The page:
Stress-Strain Diagram (proportional limit, Elastic limit, Yield point, Ultimate point, Fracture point)

We surrounded by mostly two types of material
(1) Ductile material
(2) Brittle material
  • Based on % elongation, Ductile and brittle materials are categories % Elongation = (Final length – Initial length / Initial length ) * 100 %
  • If % Elongation is less than 5 % then we can say the material is brittle. If % Elongation is range between 5 % to 15 % then the material is an intermediate ductile material. If % Elongation is greater than 15 %, the material is called “Ductile material”
  • In brittle material, there is no plastic deformation or very negligible plastic deformation.
  • Another very general method to identify the material as ductile or brittle is by examining the fracture surface. Generally, ductile material is failed by cup-cone phenomena while brittle material is failed by a flat surface. So, based on the fracture surface we can also achieve little idea about the type of material that is ductile or brittle.
Ductile Fracture And Brittle Fracture
FIG – 1
    • Material’s elongation test or tensile test is done on ‘Dogbone specimen or Dumble shape specimen’ by UTM (Universal testing machine). The gradually tensile load is applied on the specimen and stresses induced in gauge length are plotted on the stress-strain diagram i.e. stress-strain diagram indicates the value of strain & corresponding stress which is induced in the gauge length of the specimen.
  • The shape of a stress-strain diagram depends on two things (1) which type of material you tested (2) which kind of stress or load you applied during testing. It may be tensile or compression and according to that graph, shape will be plotted.
  • The above image shows the stress-strain diagram of mild steel. There are many different points or regions located on the stress-strain diagram explain below

1.       Proportional limit

2.       Elastic limit

3.       Yield point
·   Upper Yield point
·   Lower Yield point
4.       Ultimate point
5.       Fracture point

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Proportional limit

It is the limit at which material follows Hook’s law and represents the maximum value of stress at which the stress-strain diagram is linear and within this limit, the ratio of stress to strain gives a proportional constant called Young’s modulus. The line OA on a stress-strain diagram shows a proportional limit.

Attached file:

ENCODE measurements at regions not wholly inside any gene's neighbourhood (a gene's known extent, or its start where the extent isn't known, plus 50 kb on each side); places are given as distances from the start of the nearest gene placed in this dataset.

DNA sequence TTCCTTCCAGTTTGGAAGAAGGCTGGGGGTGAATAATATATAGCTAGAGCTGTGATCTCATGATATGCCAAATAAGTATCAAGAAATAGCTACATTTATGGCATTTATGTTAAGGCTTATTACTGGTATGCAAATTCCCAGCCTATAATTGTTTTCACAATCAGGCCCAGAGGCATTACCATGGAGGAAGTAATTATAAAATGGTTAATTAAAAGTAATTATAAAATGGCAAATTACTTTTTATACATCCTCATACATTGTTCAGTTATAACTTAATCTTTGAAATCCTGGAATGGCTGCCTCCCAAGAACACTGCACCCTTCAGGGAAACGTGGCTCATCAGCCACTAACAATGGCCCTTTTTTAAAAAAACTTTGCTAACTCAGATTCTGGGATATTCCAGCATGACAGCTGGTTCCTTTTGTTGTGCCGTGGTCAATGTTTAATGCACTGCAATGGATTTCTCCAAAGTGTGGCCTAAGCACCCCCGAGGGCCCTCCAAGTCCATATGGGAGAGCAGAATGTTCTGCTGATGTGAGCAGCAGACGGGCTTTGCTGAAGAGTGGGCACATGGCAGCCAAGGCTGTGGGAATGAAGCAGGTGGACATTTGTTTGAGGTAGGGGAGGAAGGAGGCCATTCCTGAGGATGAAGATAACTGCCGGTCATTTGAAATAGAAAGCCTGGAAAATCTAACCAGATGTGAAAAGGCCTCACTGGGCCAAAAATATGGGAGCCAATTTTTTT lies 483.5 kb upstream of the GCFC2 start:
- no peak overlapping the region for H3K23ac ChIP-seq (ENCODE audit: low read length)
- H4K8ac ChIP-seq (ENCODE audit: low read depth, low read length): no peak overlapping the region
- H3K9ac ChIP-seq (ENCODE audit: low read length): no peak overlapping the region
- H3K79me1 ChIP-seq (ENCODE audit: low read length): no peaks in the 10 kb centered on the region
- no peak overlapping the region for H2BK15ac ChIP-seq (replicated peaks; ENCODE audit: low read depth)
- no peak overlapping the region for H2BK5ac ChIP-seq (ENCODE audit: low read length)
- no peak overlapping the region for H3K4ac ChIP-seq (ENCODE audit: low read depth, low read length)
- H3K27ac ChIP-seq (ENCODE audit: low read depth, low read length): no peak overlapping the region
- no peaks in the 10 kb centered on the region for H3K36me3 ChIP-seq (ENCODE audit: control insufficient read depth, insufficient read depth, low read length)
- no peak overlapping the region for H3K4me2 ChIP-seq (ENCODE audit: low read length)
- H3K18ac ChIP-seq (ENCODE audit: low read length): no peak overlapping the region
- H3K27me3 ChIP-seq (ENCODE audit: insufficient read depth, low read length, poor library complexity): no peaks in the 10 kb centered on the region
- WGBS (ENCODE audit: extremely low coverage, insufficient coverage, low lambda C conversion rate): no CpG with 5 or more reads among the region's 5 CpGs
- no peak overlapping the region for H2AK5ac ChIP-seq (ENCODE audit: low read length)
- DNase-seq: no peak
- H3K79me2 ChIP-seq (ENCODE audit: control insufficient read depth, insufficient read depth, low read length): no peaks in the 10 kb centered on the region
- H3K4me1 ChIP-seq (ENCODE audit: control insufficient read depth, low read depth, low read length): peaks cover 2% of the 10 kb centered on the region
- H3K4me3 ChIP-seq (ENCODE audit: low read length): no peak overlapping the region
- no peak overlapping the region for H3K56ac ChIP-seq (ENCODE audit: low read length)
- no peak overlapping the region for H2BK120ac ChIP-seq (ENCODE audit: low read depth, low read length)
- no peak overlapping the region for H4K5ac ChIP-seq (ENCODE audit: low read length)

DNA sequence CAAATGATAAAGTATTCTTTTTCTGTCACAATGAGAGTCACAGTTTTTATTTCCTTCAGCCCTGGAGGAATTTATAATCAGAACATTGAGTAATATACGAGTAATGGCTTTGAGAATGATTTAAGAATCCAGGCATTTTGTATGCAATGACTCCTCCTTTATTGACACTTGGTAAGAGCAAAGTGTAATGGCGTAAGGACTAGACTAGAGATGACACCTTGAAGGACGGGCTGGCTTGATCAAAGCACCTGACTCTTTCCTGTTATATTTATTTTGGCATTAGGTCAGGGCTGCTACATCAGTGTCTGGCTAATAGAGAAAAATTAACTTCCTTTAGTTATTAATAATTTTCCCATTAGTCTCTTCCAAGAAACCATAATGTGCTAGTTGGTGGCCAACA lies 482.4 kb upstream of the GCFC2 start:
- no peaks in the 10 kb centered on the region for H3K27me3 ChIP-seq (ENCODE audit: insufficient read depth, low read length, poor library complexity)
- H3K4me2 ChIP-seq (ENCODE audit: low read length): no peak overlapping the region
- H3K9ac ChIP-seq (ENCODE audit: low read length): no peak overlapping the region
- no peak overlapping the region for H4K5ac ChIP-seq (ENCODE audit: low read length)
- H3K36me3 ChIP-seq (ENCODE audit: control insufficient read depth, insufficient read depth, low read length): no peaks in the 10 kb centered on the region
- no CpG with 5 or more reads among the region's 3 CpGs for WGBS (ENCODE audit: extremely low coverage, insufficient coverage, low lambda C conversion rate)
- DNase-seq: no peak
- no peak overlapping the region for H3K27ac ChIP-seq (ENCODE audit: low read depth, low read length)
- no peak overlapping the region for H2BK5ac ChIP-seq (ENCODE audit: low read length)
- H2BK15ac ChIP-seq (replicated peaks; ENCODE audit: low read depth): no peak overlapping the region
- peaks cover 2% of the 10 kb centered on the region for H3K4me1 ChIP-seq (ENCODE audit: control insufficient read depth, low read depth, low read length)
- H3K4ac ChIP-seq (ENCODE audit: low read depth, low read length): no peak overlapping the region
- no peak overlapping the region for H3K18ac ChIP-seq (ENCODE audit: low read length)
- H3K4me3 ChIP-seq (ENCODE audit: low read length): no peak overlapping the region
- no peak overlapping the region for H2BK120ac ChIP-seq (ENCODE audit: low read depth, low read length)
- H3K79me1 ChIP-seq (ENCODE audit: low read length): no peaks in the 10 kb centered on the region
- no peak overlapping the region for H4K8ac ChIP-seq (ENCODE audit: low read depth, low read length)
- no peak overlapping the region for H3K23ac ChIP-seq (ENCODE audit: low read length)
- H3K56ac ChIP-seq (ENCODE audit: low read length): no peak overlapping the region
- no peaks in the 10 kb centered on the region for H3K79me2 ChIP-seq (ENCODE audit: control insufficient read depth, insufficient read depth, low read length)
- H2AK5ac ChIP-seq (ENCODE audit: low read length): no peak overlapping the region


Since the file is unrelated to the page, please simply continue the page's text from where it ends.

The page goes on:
Elastic limit

It is a limit up to which material (specimen) behaves elastically. However, the curve is not shown as linear between the elastic limit & proportional limit but the material is still elastic and if the load is removed within the elastic limit, the specimen will return to its original dimension. After this limit, plastic deformation will start in the specimen and the specimen will deform permanently. The line AB on a diagram shows an elastic limit.

Yield point

At the yield point, the material starts to deform plastically, and after the yield, point material deforms permanently. There are two yield points (1) Upper yield point (2) Lower yield point.

On a diagram, Point B is the upper yield point and point C is the lower yield point. The stress at the yield point is called yield strength.

Lower yield point

The lower yield point is considered as strength criteria for ductile material because it is clearly seen from the stress-strain diagram that above any point of lower yield point, there will always be some yielding occurred. So the stress value at point C (see the above diagram) must require to be considered while designing to maintain yielding or maintain the material deformation up to the elastic limit. That’s why the Designer takes the value of the lower yield strength.

For some materials (Mostly brittle material), the value of yield stress or yield point is not clearly visible or not able to identify on a stress-strain diagram of that material. In this case, we use the 0.2 % offset method to determine yield stress. Draw a line parallel to the linear portion (Proportional limit) of the curve on the X-axis at a strain value of 0.002. The second endpoint which intersects the stress-strain curve corresponding value of stress at the Y-axis is noted as ‘Yield strength’

There are many other properties understood from the stress-strain diagrams like plasticity, toughness, stiffness, resilience, proof resilience, ductility, Brittleness, etc. 

Ultimate point

The ultimate points indicate the maximum stress that a material can withstand before failure. The corresponding stress value is called ‘Ultimate strength’. After this point, failure occurs.
Necking is started at the ultimate point and stress reduces after the ultimate point significantly due to necking. Specimens become thinner and thinner. The value of the internal resisting force will continuously decrease. That is why stress is continuously reduced after an ultimate point. Point D on a diagram is the ultimate point.

Fracture point

It is a point at which the specimen will completely fail and the specimen will break into two pieces. Point D on a diagram is the ultimate point.

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